Damned either way. It’s long been a legitimate complaint from responsible advisors about the confusing nature of the ever-increasing regulatory environment. In criminal proceedings, ignorance of the law is no defense, but ignorance is hardly the case here. Rather, the sheer volume of required policies and procedures makes it tough for even the most ethical of advisors to keep up.
We recently heard of an advisor sanctioned in one state for choosing a particular course of action, while a colleague with the exact same set of circumstances in a neighboring state was sanctioned for not choosing the same course of action. We have a feeling most advisors wouldn’t find it surprising, hence our opening quip. While adherence to new regulations leaves little room for error, the outcome and resulting sanction is too often left to the whims of a particular state, or worse yet, the attitude and experience of a particular investigator.
Our point certainly isn’t to whine, but rather to illustrate the increasingly accepted adage that advisors are responsible not only for the decisions they make, but the decisions they don’t make, and that applies to the products and services offered. Here’s what we mean:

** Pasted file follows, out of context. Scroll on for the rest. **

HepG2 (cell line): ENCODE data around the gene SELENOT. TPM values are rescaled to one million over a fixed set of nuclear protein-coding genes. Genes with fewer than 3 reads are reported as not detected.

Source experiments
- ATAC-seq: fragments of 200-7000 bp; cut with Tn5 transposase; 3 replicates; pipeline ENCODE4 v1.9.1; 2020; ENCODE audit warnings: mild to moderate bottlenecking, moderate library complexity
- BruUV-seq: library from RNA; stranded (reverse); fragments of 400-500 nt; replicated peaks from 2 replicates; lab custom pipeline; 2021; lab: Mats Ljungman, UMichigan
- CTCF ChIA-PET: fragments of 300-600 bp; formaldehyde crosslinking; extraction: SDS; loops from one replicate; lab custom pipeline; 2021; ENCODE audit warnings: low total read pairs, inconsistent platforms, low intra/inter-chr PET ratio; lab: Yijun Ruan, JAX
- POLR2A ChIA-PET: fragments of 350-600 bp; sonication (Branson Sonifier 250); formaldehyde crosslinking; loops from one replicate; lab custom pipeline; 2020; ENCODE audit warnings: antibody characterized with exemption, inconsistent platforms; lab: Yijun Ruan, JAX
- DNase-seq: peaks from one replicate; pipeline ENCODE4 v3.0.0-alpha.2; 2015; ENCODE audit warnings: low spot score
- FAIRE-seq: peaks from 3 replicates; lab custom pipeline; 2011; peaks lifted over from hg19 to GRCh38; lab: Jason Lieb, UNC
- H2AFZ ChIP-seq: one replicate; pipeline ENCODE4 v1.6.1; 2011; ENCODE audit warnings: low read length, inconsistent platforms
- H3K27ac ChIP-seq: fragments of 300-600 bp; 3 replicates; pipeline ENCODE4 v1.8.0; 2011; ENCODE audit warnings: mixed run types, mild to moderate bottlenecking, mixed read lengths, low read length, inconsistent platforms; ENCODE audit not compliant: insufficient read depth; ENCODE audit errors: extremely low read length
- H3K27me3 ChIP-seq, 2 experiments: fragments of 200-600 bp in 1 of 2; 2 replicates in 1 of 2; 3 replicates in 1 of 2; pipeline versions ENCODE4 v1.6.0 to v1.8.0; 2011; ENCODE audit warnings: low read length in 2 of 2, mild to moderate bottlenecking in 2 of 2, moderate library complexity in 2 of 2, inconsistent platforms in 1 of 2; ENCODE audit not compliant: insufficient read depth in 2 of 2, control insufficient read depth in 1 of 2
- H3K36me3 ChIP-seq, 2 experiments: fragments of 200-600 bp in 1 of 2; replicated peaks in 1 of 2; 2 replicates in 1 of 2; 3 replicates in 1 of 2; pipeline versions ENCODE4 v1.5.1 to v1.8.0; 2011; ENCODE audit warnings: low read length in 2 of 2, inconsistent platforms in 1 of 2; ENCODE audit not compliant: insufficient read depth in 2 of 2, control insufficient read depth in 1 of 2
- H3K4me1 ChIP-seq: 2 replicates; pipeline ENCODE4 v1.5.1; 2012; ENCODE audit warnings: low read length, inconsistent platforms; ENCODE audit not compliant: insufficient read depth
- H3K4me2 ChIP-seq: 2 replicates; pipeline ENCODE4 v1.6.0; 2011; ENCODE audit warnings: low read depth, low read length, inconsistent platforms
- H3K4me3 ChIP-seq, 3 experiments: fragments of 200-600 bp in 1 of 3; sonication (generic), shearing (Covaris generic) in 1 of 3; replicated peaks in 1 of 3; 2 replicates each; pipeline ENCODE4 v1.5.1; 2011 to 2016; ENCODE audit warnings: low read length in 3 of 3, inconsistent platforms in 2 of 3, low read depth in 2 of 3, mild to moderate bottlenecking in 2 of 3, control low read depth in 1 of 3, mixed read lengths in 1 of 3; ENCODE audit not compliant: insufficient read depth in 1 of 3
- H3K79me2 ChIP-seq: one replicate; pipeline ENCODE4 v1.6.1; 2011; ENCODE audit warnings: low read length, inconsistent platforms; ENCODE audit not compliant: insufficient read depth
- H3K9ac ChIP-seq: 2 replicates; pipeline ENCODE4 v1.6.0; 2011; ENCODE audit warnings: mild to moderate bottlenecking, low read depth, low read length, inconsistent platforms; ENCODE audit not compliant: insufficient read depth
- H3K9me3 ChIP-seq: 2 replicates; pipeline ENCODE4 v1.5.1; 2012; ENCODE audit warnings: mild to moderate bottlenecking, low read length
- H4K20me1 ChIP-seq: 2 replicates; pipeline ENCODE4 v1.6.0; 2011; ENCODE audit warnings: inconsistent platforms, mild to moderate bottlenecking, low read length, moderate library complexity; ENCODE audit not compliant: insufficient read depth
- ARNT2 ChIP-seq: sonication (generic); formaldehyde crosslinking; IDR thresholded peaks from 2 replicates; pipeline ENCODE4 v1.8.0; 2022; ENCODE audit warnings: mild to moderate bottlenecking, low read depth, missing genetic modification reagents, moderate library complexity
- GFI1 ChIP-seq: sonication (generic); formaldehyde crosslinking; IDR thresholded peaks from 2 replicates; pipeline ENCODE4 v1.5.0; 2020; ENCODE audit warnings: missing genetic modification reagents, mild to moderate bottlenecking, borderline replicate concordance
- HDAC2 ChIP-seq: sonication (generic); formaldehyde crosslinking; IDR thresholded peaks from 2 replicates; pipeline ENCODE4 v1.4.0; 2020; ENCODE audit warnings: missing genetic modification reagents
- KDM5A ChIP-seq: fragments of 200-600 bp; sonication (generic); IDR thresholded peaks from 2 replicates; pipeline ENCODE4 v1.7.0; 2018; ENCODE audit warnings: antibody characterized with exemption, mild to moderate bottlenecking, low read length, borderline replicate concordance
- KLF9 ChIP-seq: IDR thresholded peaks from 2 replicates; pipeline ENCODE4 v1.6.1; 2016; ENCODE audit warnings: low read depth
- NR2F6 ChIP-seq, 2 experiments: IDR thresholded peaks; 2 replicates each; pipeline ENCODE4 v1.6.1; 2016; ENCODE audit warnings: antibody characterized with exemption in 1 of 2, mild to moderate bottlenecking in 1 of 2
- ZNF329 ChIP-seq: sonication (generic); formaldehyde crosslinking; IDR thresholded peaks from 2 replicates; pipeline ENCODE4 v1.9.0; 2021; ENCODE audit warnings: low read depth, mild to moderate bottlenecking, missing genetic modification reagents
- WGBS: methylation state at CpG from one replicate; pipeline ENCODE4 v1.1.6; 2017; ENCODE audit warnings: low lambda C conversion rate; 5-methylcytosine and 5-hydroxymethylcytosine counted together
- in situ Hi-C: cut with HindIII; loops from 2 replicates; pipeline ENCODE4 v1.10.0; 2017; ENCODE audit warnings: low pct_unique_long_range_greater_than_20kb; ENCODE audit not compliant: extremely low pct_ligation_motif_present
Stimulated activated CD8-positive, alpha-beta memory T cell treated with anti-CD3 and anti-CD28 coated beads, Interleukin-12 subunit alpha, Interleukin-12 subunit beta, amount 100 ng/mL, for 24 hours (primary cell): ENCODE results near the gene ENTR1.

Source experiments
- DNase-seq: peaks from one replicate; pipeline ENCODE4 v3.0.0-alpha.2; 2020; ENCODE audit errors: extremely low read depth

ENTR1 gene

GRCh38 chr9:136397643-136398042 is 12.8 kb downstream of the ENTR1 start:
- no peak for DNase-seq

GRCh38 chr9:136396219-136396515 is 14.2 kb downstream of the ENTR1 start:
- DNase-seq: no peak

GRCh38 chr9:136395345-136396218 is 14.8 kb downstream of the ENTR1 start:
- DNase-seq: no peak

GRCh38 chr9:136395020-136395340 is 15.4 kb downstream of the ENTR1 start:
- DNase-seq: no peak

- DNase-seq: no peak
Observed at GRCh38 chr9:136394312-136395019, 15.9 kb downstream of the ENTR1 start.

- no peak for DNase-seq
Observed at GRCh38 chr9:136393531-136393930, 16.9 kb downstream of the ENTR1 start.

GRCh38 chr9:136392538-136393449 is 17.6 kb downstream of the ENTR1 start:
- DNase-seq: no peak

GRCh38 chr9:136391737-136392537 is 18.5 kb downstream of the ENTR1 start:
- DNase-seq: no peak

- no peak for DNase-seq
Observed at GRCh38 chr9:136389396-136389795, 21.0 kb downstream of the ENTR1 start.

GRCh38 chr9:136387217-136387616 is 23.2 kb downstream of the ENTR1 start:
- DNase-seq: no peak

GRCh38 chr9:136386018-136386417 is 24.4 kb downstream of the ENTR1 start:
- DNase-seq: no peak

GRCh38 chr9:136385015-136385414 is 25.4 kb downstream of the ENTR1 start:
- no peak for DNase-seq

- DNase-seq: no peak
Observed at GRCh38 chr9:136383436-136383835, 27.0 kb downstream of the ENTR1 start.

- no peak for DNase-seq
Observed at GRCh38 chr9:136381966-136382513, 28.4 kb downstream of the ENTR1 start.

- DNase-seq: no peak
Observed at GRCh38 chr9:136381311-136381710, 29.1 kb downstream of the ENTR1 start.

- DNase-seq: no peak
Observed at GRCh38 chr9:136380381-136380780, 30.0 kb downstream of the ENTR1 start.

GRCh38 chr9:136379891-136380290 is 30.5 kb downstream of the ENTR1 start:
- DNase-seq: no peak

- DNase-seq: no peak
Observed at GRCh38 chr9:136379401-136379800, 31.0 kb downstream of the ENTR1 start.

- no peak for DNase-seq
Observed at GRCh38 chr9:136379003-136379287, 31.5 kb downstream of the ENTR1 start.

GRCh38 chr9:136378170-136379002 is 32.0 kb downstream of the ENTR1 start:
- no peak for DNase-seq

The first thing any new insurance agent learns is that if a risk is not specifically listed in the “exclusions” sections of a policy, it’s covered. It’s therefore the first place they look if a question arises about a claim. It makes for an incredibly high standard, as carriers must consider every risk possible when developing a product. For better or worse, agents and advisors are increasingly held to that seemingly impossible standard.
Long-term care insurance is one example, and a recent spate of high-profile lawsuits involving the products makes it easy to relate. Certain advisors have traditionally shied away from the product due to its perceived high-cost, recommending a self-funding strategy for clients instead. It’s their prerogative to feel that way, whether or not it’s accurate. Yet their bias is no longer allowed to impact the client. Even if they don’t feel the product is right for a given situation, it still must be nonetheless raised for the client to accept or reject. It’s a difficult standard, to say the least, but the lawsuits successfully brought by plaintiffs’ attorneys against advisors after the fact means the precedent is set.